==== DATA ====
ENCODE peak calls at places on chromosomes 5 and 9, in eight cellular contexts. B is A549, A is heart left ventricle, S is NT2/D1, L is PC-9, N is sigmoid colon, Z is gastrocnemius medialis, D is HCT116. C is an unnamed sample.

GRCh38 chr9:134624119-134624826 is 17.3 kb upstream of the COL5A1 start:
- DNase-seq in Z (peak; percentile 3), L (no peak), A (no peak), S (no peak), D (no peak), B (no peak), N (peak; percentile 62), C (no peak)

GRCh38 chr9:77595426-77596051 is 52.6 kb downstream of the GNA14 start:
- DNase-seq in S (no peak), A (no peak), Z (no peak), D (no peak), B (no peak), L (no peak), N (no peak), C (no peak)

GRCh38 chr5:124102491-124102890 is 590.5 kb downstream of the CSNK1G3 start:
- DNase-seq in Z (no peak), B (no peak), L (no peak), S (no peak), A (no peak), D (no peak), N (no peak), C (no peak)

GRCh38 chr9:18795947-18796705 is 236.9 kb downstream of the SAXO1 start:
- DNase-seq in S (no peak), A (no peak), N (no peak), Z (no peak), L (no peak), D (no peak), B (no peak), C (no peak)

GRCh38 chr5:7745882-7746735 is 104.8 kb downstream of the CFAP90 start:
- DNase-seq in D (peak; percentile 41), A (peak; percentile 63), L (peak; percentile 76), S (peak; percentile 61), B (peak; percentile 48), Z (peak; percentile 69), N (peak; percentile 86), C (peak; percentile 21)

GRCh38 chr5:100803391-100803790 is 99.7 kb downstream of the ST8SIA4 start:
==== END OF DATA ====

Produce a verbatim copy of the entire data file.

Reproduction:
ENCODE peak calls at places on chromosomes 5 and 9, in eight cellular contexts. B is A549, A is heart left ventricle, S is NT2/D1, L is PC-9, N is sigmoid colon, Z is gastrocnemius medialis, D is HCT116. C is an unnamed sample.

GRCh38 chr9:134624119-134624826 is 17.3 kb upstream of the COL5A1 start:
- DNase-seq in Z (peak; percentile 3), L (no peak), A (no peak), S (no peak), D (no peak), B (no peak), N (peak; percentile 62), C (no peak)

GRCh38 chr9:77595426-77596051 is 52.6 kb downstream of the GNA14 start:
- DNase-seq in S (no peak), A (no peak), Z (no peak), D (no peak), B (no peak), L (no peak), N (no peak), C (no peak)

GRCh38 chr5:124102491-124102890 is 590.5 kb downstream of the CSNK1G3 start:
- DNase-seq in Z (no peak), B (no peak), L (no peak), S (no peak), A (no peak), D (no peak), N (no peak), C (no peak)

GRCh38 chr9:18795947-18796705 is 236.9 kb downstream of the SAXO1 start:
- DNase-seq in S (no peak), A (no peak), N (no peak), Z (no peak), L (no peak), D (no peak), B (no peak), C (no peak)

GRCh38 chr5:7745882-7746735 is 104.8 kb downstream of the CFAP90 start:
- DNase-seq in D (peak; percentile 41), A (peak; percentile 63), L (peak; percentile 76), S (peak; percentile 61), B (peak; percentile 48), Z (peak; percentile 69), N (peak; percentile 86), C (peak; percentile 21)

GRCh38 chr5:100803391-100803790 is 99.7 kb downstream of the ST8SIA4 start: